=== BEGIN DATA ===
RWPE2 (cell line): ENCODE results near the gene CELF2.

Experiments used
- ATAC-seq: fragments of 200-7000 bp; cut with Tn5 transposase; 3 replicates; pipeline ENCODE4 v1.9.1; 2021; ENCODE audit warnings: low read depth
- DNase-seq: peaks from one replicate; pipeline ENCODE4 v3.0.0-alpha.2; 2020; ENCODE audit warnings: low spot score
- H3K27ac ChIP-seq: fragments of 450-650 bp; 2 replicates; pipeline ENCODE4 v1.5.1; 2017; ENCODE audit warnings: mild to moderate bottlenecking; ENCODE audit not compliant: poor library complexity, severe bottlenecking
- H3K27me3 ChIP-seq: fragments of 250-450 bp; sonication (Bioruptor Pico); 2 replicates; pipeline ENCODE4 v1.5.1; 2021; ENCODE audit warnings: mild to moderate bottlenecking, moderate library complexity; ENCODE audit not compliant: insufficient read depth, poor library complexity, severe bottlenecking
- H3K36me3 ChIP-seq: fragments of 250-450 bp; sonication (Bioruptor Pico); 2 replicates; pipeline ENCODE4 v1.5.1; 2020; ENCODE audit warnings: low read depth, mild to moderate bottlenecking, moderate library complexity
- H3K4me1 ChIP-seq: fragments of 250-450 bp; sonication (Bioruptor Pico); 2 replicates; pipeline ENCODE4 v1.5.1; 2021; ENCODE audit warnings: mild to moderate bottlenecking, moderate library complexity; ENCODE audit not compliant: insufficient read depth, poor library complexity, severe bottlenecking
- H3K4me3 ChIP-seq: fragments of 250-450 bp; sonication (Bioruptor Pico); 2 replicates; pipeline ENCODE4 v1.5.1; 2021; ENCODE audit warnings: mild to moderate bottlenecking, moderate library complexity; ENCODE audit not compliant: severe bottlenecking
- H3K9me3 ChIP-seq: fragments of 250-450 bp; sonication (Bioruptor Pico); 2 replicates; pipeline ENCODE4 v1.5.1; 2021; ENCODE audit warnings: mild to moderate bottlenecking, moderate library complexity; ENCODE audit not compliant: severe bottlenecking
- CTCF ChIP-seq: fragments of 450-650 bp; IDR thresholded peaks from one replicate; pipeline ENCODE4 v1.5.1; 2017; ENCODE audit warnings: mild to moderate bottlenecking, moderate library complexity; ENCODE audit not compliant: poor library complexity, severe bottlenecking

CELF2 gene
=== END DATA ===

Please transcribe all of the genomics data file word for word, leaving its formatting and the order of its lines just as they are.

RWPE2 (cell line): ENCODE results near the gene CELF2.

Experiments used
- ATAC-seq: fragments of 200-7000 bp; cut with Tn5 transposase; 3 replicates; pipeline ENCODE4 v1.9.1; 2021; ENCODE audit warnings: low read depth
- DNase-seq: peaks from one replicate; pipeline ENCODE4 v3.0.0-alpha.2; 2020; ENCODE audit warnings: low spot score
- H3K27ac ChIP-seq: fragments of 450-650 bp; 2 replicates; pipeline ENCODE4 v1.5.1; 2017; ENCODE audit warnings: mild to moderate bottlenecking; ENCODE audit not compliant: poor library complexity, severe bottlenecking
- H3K27me3 ChIP-seq: fragments of 250-450 bp; sonication (Bioruptor Pico); 2 replicates; pipeline ENCODE4 v1.5.1; 2021; ENCODE audit warnings: mild to moderate bottlenecking, moderate library complexity; ENCODE audit not compliant: insufficient read depth, poor library complexity, severe bottlenecking
- H3K36me3 ChIP-seq: fragments of 250-450 bp; sonication (Bioruptor Pico); 2 replicates; pipeline ENCODE4 v1.5.1; 2020; ENCODE audit warnings: low read depth, mild to moderate bottlenecking, moderate library complexity
- H3K4me1 ChIP-seq: fragments of 250-450 bp; sonication (Bioruptor Pico); 2 replicates; pipeline ENCODE4 v1.5.1; 2021; ENCODE audit warnings: mild to moderate bottlenecking, moderate library complexity; ENCODE audit not compliant: insufficient read depth, poor library complexity, severe bottlenecking
- H3K4me3 ChIP-seq: fragments of 250-450 bp; sonication (Bioruptor Pico); 2 replicates; pipeline ENCODE4 v1.5.1; 2021; ENCODE audit warnings: mild to moderate bottlenecking, moderate library complexity; ENCODE audit not compliant: severe bottlenecking
- H3K9me3 ChIP-seq: fragments of 250-450 bp; sonication (Bioruptor Pico); 2 replicates; pipeline ENCODE4 v1.5.1; 2021; ENCODE audit warnings: mild to moderate bottlenecking, moderate library complexity; ENCODE audit not compliant: severe bottlenecking
- CTCF ChIP-seq: fragments of 450-650 bp; IDR thresholded peaks from one replicate; pipeline ENCODE4 v1.5.1; 2017; ENCODE audit warnings: mild to moderate bottlenecking, moderate library complexity; ENCODE audit not compliant: poor library complexity, severe bottlenecking

CELF2 gene